Like Said’s Magnum Opus, John Berger’s Ways of Seeing is an interesting text, if not one I can bring myself to entirely agree with. The second section discusses the history of the nude, with its tendency to depict women as passive objects of the male gaze. It’s difficult not to sympathise with much of this argument (especially that non-Western traditions have not focussed exclusively on the passive image of a woman), but it still seems rather limited. The nude in the likes of Cranach or Titian heralds the vanquishing of the medieval prohibition of sexuality, a reawakening of the sensual and physical (it’s interesting to note that there’s absolutely no discussion of the role of religion in Western art in Berger). A figure like the Rokeby Venus, as Camille Paglia might argue, surely has its own power and is difficult to solely characterise as passive. More generally, Berger’s argument seems to have been undone by the passage of time and the increased sexualisation of the male body; Germaine Greer is surely right to argue that women, as much as heterosexual men, have a right to this form of visual pleasure.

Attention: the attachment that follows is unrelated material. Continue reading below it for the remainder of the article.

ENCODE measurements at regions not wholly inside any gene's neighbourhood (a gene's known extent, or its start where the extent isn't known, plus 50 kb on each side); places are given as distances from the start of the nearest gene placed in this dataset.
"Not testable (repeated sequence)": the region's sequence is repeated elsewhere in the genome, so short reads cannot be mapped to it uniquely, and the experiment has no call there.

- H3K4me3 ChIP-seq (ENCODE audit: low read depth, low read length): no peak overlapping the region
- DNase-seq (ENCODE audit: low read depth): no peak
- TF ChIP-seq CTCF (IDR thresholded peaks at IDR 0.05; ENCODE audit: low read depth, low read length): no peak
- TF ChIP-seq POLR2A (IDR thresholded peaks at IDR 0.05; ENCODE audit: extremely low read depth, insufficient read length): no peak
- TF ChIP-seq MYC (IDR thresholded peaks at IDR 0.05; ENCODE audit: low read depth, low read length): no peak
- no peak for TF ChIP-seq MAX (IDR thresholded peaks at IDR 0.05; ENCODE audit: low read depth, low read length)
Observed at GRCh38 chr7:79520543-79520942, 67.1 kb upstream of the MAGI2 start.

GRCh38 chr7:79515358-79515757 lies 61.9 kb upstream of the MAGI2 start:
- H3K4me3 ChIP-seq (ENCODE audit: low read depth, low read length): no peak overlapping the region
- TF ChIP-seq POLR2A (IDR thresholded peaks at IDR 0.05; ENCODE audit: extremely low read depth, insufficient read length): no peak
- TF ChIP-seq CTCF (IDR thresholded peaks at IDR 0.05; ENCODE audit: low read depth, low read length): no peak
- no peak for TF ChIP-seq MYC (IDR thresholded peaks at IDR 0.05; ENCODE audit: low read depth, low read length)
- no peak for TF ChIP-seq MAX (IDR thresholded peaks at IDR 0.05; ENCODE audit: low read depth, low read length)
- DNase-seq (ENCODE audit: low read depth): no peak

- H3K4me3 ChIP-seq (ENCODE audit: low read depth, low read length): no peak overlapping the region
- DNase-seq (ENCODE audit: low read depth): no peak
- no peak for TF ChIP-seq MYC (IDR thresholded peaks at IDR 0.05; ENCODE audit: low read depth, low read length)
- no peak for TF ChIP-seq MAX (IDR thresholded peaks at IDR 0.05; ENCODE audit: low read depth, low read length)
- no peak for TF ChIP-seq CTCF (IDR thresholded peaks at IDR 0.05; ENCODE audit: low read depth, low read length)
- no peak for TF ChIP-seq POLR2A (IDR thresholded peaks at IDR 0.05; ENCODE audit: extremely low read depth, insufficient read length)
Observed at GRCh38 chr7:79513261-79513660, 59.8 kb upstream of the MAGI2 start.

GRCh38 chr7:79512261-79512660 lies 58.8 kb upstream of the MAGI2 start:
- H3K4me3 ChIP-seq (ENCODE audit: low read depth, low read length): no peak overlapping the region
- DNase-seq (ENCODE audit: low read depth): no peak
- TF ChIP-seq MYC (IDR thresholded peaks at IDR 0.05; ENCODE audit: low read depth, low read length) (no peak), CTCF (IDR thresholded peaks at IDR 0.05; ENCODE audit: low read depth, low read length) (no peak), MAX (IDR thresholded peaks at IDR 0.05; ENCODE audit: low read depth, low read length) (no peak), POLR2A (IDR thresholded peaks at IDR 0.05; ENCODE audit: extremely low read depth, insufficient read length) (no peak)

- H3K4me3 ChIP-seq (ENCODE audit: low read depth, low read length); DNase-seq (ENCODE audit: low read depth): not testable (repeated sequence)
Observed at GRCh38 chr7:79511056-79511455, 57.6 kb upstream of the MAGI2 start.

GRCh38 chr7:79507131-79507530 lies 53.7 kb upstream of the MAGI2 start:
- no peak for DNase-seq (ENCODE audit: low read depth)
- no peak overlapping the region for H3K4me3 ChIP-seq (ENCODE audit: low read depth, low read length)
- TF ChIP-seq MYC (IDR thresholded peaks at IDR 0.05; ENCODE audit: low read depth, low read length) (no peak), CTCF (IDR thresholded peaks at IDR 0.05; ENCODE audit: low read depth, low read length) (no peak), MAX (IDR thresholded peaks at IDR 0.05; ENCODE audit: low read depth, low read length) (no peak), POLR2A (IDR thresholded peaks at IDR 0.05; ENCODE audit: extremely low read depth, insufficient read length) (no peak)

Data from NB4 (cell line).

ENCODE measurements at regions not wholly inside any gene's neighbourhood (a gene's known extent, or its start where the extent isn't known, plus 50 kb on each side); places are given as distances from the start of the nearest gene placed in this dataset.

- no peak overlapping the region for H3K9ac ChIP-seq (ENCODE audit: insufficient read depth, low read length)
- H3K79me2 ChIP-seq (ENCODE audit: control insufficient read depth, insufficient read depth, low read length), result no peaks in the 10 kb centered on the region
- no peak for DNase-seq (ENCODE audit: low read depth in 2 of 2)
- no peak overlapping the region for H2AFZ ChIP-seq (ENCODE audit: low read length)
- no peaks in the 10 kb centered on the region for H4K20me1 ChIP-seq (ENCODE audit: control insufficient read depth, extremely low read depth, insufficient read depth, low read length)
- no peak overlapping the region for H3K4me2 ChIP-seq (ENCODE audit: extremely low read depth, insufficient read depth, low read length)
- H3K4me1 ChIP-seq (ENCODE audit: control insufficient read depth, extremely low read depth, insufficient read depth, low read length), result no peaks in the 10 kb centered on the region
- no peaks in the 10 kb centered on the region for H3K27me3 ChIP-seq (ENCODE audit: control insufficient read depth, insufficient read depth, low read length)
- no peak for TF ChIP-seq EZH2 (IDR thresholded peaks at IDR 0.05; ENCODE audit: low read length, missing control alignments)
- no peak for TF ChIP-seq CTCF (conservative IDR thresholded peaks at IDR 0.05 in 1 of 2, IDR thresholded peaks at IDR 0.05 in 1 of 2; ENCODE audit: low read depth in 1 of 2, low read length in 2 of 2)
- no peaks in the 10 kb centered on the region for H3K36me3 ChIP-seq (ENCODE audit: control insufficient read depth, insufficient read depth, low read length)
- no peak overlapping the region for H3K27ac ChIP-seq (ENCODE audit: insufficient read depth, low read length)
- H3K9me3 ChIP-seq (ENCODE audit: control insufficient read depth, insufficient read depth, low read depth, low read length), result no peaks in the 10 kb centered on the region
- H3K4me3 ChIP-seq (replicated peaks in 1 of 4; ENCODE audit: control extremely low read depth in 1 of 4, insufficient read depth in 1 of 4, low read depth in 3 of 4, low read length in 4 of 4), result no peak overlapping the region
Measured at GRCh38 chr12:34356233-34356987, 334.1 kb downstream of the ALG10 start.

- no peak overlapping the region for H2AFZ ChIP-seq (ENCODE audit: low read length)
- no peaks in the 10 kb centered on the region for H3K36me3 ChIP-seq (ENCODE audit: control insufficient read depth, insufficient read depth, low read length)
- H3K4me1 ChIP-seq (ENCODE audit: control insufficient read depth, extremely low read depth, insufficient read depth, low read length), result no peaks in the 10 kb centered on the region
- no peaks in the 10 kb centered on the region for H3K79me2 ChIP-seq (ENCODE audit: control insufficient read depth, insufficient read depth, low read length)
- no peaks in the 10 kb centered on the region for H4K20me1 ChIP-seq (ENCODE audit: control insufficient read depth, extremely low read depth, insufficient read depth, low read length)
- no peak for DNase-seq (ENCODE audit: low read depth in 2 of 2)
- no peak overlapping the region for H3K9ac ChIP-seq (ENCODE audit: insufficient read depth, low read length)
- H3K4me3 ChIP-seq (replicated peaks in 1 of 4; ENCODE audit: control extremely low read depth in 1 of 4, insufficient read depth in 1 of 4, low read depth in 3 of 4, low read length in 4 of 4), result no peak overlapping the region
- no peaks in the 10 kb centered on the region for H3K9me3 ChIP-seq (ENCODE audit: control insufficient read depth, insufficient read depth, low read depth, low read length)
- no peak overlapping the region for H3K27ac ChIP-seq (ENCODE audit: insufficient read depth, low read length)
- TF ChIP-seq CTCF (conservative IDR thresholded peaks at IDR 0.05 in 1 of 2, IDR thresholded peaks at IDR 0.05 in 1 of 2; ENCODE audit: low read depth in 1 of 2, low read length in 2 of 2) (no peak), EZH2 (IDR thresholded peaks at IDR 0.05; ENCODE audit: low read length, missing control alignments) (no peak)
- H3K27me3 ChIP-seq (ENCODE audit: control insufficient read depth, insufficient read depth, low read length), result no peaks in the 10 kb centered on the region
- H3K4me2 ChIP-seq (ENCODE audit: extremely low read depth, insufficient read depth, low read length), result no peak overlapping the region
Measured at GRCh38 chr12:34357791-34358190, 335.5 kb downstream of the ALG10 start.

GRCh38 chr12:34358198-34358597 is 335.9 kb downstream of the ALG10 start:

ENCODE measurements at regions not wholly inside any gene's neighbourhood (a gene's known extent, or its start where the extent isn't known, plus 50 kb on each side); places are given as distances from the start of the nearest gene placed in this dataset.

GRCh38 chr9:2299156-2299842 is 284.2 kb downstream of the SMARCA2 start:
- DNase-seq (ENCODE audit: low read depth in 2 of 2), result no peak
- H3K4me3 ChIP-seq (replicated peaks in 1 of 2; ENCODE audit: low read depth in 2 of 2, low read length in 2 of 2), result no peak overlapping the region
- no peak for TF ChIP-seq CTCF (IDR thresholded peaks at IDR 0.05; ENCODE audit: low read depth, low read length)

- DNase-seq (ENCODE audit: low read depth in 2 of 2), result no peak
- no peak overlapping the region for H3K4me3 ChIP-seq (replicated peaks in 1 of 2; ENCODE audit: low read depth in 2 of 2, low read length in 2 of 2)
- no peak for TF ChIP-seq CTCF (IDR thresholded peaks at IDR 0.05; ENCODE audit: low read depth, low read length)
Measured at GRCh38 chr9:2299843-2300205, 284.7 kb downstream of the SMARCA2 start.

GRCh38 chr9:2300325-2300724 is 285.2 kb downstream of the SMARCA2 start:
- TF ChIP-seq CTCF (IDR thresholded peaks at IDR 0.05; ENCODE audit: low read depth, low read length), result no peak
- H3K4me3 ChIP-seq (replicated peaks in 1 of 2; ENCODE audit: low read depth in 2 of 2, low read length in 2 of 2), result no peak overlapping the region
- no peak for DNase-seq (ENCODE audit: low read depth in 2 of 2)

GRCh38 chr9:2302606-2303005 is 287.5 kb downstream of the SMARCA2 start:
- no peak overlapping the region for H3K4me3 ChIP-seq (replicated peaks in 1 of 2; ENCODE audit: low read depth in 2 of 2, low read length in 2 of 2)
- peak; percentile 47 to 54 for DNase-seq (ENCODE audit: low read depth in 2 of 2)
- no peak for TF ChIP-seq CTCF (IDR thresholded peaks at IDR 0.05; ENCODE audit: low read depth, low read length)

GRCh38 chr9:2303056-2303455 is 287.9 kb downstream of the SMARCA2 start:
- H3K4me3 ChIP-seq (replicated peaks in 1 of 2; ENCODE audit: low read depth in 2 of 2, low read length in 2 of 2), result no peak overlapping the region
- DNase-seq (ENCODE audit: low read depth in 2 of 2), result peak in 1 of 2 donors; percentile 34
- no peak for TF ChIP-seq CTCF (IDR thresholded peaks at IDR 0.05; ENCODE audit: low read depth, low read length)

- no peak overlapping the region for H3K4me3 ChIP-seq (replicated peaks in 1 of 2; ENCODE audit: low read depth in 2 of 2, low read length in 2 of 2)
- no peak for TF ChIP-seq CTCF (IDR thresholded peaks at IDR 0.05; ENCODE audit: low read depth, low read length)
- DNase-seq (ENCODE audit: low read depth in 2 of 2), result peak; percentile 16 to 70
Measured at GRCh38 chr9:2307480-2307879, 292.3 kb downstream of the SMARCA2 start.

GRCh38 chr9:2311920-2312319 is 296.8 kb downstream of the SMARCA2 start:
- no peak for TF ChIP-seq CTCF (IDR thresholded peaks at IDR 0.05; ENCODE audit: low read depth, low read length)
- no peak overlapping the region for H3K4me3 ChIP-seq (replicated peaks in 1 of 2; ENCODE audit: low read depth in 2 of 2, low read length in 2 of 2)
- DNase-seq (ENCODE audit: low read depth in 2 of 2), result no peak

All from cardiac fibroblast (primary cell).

The third section is probably the one I most agree with. Berger argues that the physicality of oil painting was ideal both for the depiction of material objects, whether still lives or other forms of property (e.g. land in Constable or animals in Stubbs) and for the establishment of the oil painting as a form of property in its own right. Berger counterposes this to the ethereal figures in Blake’s engravings. Berger does deal with an aspect of the Western tradition I have little liking of here, but it seems a little strained all the same; I can’t say I would swap the physicality of a Vermeer with its pleasure in the physical world for a medieval triptych especially gladly. Equally, given the prominence of the romantic depiction of nature from Rosa and Ruisdael to Holman Hunt and David Friedrich, the argument that nature is not present except as property seems frankly ludicrous.